and they would say hello whenever they bumped into one another.
“He was a bit of a loner all those years ago and I really
can’t recall his being close with anyone,” said Fitzgibbon. “He complained to
me on one of our rides to school that there were too many Italian and Irish
students at Fordham. He wanted me to know that I was excluded from that
Although, whether anybody else was the article doesn’t say.
Thanks to The Fordham Ram, Fordham University, Poly Prep
and City Squash.
Running from 1994 to 1997, with specials in 2000 and 2014, The Fast Show was a BBC comedy sketch show relying on stereotypical characters, recurring running gags and catchphrases.
Played by Simon Day, Competitive Dad has to be the best at everything, tormenting his long-suffering children, Peter and Toby, with constant challenges they can never live up to. Sport is Competitive Dad’s biggest interest; from cricket to tennis, fishing and, yes, squash.
Watch, in horror, as he beats Toby 9-0 (it was hand-out scoring in those days, remember) without serving a single returnable ball before boasting about his victory to his wife on the telephone.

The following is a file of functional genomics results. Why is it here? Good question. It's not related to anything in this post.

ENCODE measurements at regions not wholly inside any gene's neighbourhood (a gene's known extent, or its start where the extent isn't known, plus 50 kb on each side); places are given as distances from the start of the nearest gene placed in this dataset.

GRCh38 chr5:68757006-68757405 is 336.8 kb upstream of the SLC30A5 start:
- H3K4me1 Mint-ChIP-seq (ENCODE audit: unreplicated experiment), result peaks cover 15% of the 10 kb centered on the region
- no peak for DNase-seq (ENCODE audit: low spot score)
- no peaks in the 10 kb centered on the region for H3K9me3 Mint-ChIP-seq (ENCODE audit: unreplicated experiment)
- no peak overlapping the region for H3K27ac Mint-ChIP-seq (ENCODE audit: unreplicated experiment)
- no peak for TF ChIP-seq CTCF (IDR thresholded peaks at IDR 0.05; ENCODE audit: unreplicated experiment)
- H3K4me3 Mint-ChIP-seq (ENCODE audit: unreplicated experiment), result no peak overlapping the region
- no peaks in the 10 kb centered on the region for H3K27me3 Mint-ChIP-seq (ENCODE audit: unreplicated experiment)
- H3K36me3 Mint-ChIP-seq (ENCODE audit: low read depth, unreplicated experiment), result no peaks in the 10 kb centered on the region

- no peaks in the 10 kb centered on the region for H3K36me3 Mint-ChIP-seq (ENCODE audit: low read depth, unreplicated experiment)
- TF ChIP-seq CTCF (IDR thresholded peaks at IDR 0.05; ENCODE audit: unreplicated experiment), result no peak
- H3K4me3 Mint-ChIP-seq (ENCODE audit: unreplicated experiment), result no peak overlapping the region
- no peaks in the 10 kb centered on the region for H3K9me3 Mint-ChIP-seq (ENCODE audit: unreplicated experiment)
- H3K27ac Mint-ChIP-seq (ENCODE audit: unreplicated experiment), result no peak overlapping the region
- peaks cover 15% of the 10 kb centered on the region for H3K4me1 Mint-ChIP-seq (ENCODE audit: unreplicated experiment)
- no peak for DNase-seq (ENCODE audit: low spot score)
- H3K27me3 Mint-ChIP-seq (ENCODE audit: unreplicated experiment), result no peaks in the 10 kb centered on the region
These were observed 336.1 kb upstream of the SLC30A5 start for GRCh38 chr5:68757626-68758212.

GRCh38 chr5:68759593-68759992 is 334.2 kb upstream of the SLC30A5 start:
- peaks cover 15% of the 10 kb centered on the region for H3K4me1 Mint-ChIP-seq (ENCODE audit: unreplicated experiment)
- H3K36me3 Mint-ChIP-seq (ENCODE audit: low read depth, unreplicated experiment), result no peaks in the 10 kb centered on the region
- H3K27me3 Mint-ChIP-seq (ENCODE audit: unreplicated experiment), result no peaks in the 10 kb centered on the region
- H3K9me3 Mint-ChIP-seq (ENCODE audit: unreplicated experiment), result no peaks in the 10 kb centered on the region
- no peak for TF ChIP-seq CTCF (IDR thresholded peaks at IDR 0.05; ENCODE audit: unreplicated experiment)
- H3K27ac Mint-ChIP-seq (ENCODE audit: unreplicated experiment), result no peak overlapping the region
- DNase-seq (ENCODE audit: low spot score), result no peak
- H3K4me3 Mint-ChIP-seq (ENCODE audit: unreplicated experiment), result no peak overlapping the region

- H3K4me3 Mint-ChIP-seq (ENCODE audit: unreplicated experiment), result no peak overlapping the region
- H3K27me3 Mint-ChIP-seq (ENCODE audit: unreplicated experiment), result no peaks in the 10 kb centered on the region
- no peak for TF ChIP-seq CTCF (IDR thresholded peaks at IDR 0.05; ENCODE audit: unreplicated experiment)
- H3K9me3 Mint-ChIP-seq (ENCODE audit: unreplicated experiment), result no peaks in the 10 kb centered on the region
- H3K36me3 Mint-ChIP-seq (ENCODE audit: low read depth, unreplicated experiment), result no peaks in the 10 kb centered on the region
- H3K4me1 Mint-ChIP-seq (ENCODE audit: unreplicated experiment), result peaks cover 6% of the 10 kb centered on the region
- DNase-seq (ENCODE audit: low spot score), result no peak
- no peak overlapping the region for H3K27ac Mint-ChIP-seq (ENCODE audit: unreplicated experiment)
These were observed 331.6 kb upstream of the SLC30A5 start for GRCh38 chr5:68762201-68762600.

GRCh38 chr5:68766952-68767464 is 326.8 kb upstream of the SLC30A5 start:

The eagle-eyed amongst you will have spotted that Competitive Dad’s serves at 2-0 and 4-0 didn’t land between the cut and out-of-court lines so Toby should have become hand-in. However, I’m not sure that the result would have been any different.
Stumbling across stuff on the internet can help you unearth a wealth of interesting information. Not only that, it can send you off on a voyage of discovery leading to other interesting (and not-so interesting) information tenuously linked to your original stuff-stumbling experience depending on how far you want to go.